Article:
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Biographical entry Simpson, Graham Scales (1874 - 1939)

MRCS 27 July 1899; FRCS 20 June 1901; LDS 1896.

17 September 1874
19 February 1939
General surgeon


Born at Brighton on 17 September 1874, the fourth son and eighth and youngest child of Thomas Simpson, architect, and Clara Hart, his wife. One son, C S Simpson, MRCS, was in general practice at Brighton (Lancet, 1948, 1, 733); and the other two were architects, one of whom, Sir John Simpson, became president of the RIBA. He was educated at Bishop's Stortford College, Herts, and entered the dental school at Guy's Hospital in 1894 with a scholarship in arts. Here he served as dental house surgeon and then, turning his attention to medicine, qualified MRCS and was appointed a house surgeon and afterwards a surgical registrar at Guy's Hospital.

In 1903 he became resident medical officer to the Royal Hospital, Sheffield, where on 3 May 1906 he was elected assistant surgeon, becoming surgeon on 16 June 1909, and resigning on 17 September 1934 on attaining the age limit of 60. At the University of Sheffield he was tutor in surgery, 1908-1909, lecturer on operative surgery, 1909-19, lecturer on surgery, 1919-30, and professor of surgery, 1930-34.

During the war he organized and was chief surgical resident officer of the Wharncliffe War Hospital, with the rank of temporary captain, and afterwards major, RAMC(T), from May 1915 to July 1920; twelve months of this period were spent in 1916-17 at the Royal Victoria Hospital, Netley, as resident surgeon. At the Royal College of Surgeons he was a member of the Court of Examiners, 1925-30, an examiner in dental surgery, surgical section, 1926, a member of the Council, 1929-39, and Bradshaw lecturer elect for 1939. His sudden death prevented the delivery of the lecture, the subject of which was to have been "Congenital abnormalities of the kidney".

At the British Medical Association he was secretary of the surgical section at the Sheffield meeting in 1908. He was, too, president of the Sheffield Medico-Chirurgical Society in 1903, having previously served as secretary. At the Barnsley Beckett Hospital, the Bakewell Cottage Hospital, and the Rampton State Institution he did much good work as consulting surgeon.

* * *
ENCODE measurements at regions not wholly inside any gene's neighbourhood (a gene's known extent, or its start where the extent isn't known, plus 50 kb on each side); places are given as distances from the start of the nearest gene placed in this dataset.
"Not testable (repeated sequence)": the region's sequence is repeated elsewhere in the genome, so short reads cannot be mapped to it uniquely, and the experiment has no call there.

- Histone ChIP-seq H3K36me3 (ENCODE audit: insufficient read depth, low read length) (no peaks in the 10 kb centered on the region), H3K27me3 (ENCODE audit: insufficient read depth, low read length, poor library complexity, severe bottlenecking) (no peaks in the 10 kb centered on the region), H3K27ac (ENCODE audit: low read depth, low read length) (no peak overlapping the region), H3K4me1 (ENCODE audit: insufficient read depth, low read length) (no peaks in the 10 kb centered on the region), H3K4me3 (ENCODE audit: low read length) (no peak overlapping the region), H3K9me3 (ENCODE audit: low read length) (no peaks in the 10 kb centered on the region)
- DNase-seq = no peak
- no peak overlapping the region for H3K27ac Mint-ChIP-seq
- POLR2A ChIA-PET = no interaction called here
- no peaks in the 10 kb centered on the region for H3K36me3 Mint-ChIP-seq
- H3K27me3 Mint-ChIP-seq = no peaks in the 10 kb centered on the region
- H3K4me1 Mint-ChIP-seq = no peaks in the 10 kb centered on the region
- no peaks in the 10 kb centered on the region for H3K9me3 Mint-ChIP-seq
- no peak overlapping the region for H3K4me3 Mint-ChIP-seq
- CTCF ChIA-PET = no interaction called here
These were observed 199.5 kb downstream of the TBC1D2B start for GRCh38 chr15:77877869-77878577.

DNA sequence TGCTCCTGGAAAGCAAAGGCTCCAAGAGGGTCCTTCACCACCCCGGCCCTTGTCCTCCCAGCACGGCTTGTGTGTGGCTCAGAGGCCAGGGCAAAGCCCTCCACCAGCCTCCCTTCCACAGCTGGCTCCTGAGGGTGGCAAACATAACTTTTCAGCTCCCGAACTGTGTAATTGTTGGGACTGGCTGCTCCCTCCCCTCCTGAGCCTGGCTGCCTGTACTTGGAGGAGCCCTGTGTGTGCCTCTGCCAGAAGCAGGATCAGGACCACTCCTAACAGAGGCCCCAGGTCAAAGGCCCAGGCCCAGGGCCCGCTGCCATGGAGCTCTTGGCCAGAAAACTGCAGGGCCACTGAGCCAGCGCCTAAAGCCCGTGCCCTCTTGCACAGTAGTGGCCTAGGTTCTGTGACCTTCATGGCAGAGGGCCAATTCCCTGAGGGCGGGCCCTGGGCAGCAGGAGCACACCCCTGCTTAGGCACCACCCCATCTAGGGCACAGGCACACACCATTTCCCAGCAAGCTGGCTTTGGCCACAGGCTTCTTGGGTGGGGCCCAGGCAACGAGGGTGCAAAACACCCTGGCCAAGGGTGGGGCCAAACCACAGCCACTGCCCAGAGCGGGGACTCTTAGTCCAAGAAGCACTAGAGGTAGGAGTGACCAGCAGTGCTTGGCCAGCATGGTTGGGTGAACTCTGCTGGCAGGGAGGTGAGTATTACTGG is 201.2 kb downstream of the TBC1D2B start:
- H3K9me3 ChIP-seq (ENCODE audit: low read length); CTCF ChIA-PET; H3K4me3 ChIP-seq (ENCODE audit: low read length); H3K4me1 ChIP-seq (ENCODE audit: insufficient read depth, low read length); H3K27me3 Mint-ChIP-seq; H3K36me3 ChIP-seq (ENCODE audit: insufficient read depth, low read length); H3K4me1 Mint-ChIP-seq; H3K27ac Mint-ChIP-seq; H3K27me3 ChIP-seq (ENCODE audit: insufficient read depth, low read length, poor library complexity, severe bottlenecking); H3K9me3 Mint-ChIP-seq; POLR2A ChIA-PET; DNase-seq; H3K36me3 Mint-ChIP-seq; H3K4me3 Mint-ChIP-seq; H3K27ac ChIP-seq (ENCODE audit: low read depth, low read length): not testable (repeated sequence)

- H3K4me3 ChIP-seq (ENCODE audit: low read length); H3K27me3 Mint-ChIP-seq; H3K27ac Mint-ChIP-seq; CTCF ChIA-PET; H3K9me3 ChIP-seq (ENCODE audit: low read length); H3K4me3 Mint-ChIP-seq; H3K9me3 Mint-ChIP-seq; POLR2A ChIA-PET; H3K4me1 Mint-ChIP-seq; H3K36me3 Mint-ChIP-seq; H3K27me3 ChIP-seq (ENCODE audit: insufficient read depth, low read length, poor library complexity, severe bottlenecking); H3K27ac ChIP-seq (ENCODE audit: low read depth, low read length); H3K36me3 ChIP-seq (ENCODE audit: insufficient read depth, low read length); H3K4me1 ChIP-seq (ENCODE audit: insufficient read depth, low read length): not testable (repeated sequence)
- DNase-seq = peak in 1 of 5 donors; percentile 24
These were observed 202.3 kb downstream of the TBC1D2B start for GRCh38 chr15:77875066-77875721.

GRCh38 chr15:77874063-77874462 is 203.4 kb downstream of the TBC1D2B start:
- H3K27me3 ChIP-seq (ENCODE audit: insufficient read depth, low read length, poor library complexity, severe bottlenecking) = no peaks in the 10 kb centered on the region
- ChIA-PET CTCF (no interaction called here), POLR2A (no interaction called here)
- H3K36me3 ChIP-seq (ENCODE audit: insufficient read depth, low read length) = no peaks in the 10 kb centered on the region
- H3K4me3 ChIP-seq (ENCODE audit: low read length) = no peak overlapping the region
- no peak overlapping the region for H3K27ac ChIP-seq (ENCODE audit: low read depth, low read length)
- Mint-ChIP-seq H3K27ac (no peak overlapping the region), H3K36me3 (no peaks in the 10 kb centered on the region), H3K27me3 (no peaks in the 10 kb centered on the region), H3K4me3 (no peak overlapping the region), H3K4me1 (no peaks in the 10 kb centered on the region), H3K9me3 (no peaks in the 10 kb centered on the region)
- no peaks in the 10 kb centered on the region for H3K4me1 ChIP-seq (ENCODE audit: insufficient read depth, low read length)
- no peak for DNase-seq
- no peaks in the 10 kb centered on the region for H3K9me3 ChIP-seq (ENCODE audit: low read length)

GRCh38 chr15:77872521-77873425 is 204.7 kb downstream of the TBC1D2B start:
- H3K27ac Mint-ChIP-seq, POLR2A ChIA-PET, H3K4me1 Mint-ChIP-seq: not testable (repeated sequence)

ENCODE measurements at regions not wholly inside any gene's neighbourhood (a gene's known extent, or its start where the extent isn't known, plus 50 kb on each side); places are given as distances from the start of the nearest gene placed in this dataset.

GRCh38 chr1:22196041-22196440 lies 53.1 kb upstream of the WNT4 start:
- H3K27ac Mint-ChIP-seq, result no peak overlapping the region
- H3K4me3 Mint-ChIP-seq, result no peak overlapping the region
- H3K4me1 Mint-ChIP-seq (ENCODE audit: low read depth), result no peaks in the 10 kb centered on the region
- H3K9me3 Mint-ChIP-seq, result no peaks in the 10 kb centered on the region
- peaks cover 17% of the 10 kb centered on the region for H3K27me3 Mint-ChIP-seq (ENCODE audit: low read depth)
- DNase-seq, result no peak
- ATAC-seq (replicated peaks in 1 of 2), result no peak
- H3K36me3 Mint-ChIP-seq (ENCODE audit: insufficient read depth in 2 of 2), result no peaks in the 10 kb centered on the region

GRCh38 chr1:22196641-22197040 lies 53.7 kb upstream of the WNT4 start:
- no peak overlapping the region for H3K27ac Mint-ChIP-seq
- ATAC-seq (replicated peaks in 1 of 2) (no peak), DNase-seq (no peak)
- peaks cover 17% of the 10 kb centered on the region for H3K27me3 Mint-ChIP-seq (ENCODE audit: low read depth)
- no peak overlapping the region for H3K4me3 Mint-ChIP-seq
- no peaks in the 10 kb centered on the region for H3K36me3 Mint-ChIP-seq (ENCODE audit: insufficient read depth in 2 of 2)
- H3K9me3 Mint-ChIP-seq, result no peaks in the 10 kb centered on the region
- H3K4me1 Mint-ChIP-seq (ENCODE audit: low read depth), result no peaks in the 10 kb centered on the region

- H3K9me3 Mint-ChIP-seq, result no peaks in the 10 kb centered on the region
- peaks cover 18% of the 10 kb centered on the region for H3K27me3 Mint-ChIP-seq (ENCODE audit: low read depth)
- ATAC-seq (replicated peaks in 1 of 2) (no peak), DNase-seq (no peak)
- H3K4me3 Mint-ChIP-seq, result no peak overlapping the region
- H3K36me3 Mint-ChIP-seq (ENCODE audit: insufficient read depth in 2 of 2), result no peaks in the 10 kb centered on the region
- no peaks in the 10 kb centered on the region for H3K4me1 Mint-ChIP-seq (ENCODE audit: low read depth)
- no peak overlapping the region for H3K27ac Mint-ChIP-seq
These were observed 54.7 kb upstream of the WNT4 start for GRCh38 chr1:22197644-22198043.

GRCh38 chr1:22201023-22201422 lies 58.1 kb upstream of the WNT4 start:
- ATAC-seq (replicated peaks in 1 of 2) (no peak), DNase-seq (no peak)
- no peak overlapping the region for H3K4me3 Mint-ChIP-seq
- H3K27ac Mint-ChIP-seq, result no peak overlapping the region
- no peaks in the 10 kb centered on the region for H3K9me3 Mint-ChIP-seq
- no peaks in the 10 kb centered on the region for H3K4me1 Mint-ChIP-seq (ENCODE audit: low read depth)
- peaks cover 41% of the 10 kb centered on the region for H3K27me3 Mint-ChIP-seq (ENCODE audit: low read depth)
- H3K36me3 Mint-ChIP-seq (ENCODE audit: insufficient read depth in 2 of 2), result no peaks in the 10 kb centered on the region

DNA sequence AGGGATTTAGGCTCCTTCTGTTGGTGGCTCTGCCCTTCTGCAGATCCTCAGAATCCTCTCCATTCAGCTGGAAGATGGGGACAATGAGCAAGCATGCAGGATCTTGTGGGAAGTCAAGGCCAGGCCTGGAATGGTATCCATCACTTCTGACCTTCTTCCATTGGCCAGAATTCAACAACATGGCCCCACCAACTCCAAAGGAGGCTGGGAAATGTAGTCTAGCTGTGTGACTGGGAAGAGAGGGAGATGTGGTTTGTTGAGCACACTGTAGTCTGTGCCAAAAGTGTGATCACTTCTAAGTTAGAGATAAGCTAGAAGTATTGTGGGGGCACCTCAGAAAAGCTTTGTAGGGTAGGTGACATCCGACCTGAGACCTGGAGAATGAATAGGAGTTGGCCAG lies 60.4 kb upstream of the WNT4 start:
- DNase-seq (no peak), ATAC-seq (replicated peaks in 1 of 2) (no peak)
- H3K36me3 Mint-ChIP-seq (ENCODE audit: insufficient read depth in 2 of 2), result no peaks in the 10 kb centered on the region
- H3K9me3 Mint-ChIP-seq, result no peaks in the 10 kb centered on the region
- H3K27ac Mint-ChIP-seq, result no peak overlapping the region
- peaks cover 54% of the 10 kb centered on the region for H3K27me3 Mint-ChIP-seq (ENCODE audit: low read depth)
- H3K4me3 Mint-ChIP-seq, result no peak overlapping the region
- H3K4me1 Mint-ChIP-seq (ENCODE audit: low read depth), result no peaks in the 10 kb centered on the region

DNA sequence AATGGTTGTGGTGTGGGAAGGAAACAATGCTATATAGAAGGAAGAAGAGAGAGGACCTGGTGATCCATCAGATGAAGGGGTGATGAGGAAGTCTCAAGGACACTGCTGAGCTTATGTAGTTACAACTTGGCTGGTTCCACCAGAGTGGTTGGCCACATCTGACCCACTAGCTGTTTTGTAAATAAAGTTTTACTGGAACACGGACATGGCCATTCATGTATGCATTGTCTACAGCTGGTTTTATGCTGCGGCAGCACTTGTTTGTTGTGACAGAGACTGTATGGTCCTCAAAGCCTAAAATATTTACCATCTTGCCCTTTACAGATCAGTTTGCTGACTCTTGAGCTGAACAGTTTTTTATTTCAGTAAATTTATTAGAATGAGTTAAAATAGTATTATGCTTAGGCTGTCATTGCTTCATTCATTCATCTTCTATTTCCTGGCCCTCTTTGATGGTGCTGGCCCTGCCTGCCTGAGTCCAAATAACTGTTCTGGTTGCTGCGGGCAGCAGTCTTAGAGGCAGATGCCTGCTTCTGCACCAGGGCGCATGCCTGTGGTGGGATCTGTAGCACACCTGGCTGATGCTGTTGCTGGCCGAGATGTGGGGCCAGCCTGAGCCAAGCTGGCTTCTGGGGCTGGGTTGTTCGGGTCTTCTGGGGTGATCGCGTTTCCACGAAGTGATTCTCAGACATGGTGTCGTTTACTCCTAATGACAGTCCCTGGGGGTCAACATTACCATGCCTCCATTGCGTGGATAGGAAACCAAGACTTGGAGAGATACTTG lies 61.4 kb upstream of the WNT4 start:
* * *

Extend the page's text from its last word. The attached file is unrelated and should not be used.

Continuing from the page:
During the last three years of his life Simpson suffered from two serious illnesses, which he bore complacently and from which he recovered completely. He was severely burnt by an explosion in his operating theatre and some months afterwards underwent an operation for an actinomycotic abscess in the lung. He died suddenly and without pain, after a short attack of dyspnoea, early on Sunday morning, 19 February 1939. He married Gwenneth West, the eldest daughter of George Henry West-Jones, MRCS, on 28 June 1911. She survived him with a son, a lieutenant serving with HM Forces in Palestine, and a daughter who graduated at the University of Cambridge, after gaining a first-class in the Natural Sciences Tripos in 1937.

Graham Simpson as a surgeon was dexterous, resolute, imperturbable, and unhurried. He devoted himself more particularly, but not exclusively, to urology. As a teacher he was excellent, for he taught what would be useful to his pupils in their after life as practitioners, and as an examiner he tried to discover what they knew rather than of what they were ignorant. As a colleague he was friendly and clubbable, enjoying to the full the gatherings of the Moynihan Chirurgical Club in foreign travel, and the meetings of the College Council Club at home. As a man he was highly cultivated, with a wide knowledge of the classical English and French writers.

Angeioma of the kidney. Proc Roy Soc Med 1926-27, 20, 728.
Carcinoma of the kidney. Brit J Surg 1933-34, 21, 388-397.
Dietl's crises. Med Press, 1937, 195, 203.

Sources used to compile this entry: [Lancet, 1939, 1, 486 and 547; Brit med J 1939, 1, 177, with portrait; Med Press, 1939, 198,245; Brit J Surg 1939, 26, 922, with portrait; Dent Rec 1939, 59, 211; information given by Mrs Simpson; personal knowledge].

The Royal College of Surgeons of England